The stories that the newspaper did carry, about giving money to young girls so they do not have to sell their bodies to older (and more likely infected) men, and about HIV-positive persons living into their senior years, are rather more distant to the hot button issues we have in Singapore:
- Section 377A (the law that criminalises sex between men),
- the Education Ministry’s refusal to get beyond telling students that homosexuality is bad and criminal in its sex education programs, and
- the extreme reluctance of the Health Ministry to promote condom use to the general public (lest it be accused by the Christian Rightwing of “promoting promiscuity”).
This is what happens when the government’s censorious stand is that media must avoid controversy, as part of nation-building efforts. Never mind if a fire is raging, if putting it out is too controversial, then let’s not talk about putting it out.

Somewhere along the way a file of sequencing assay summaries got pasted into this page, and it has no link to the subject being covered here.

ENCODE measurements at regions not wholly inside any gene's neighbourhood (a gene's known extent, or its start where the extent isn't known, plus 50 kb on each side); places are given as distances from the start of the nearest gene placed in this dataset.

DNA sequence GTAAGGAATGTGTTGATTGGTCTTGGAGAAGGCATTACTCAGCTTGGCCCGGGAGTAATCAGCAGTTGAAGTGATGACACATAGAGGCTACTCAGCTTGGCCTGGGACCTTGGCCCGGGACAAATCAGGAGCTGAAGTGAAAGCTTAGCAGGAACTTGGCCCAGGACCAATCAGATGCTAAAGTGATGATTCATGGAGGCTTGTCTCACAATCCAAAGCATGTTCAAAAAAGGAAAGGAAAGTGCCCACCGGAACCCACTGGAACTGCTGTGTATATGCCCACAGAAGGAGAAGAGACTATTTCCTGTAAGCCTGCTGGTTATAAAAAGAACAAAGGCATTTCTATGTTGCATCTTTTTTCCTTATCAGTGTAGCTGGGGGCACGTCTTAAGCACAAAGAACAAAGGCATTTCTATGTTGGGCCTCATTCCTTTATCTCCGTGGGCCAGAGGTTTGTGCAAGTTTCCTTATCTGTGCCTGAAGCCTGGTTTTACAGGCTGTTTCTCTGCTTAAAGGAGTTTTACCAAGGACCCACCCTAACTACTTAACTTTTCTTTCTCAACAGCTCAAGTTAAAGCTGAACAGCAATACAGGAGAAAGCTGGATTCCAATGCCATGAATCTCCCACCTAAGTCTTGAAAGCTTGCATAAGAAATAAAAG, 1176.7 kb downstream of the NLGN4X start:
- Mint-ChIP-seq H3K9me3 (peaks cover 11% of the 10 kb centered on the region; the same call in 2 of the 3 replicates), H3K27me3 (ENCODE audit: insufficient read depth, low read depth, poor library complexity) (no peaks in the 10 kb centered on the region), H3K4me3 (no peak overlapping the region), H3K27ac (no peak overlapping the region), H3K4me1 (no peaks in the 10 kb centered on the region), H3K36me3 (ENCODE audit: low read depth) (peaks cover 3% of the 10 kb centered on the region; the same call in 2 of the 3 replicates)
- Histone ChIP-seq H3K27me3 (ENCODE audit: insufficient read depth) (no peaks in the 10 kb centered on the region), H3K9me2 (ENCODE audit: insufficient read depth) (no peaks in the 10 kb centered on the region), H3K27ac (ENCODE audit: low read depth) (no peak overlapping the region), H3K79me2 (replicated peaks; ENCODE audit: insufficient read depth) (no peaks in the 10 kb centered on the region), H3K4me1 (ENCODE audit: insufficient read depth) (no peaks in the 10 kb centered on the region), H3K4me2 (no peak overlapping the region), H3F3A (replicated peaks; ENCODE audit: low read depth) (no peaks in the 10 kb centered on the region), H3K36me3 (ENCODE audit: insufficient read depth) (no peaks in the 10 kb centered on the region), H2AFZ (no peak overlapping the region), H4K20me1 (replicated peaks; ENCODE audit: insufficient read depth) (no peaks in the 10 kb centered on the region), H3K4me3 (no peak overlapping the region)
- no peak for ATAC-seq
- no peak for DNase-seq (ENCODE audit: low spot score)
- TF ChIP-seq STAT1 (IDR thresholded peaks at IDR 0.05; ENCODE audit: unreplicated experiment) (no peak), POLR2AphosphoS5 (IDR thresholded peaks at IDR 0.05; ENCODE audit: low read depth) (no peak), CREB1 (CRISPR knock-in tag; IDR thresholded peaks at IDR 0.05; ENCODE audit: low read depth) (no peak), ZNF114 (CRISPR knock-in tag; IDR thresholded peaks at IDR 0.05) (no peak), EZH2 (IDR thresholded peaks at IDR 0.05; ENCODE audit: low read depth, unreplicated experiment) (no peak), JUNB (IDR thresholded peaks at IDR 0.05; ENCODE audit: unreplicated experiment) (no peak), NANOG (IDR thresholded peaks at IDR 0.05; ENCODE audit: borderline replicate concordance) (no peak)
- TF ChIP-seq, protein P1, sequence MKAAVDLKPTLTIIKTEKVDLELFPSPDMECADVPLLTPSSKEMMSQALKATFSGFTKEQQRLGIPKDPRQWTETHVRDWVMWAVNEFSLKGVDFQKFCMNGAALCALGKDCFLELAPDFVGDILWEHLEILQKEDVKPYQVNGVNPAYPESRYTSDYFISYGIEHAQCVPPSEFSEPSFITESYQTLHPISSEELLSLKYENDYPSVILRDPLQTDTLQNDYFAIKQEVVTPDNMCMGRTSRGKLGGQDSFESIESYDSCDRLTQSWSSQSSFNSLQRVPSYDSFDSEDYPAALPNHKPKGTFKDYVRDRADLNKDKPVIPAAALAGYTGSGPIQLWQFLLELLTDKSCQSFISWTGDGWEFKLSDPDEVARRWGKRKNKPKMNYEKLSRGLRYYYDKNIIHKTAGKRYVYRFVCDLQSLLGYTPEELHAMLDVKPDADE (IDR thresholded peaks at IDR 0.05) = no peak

* * * * *
Let me correct the Straits Times’ omission and give you a simple graph, showing the rising numbers of new HIV infections year after year. We have never seen a year in which HIV infections fell from the previous.
In 2009, there were a total of 463 news cases, about 90 percent male and 10 percent female. The above graph is drawn from data sourced from the Ministry of Health’s website, detailed numbers presented here:
While heterosexuals appear at first sight to dominate the graph, the rise among men who have sex with men (MSM) is the most serious. Heterosexual transmission increased about 56 percent 2009 over 2002, but homosexual transmission increased 363 percent in the same period. What little public health intervention there is among MSM is clearly not effective, and I stress the word “little”. Handicapped by the existence of Section 377A, the Health Ministry cannot openly engage gay men. In fact barriers are put up, from other branches of government especially, that stifle open discussion about gay sex and risks, and impede organising and fund-raising in the gay community.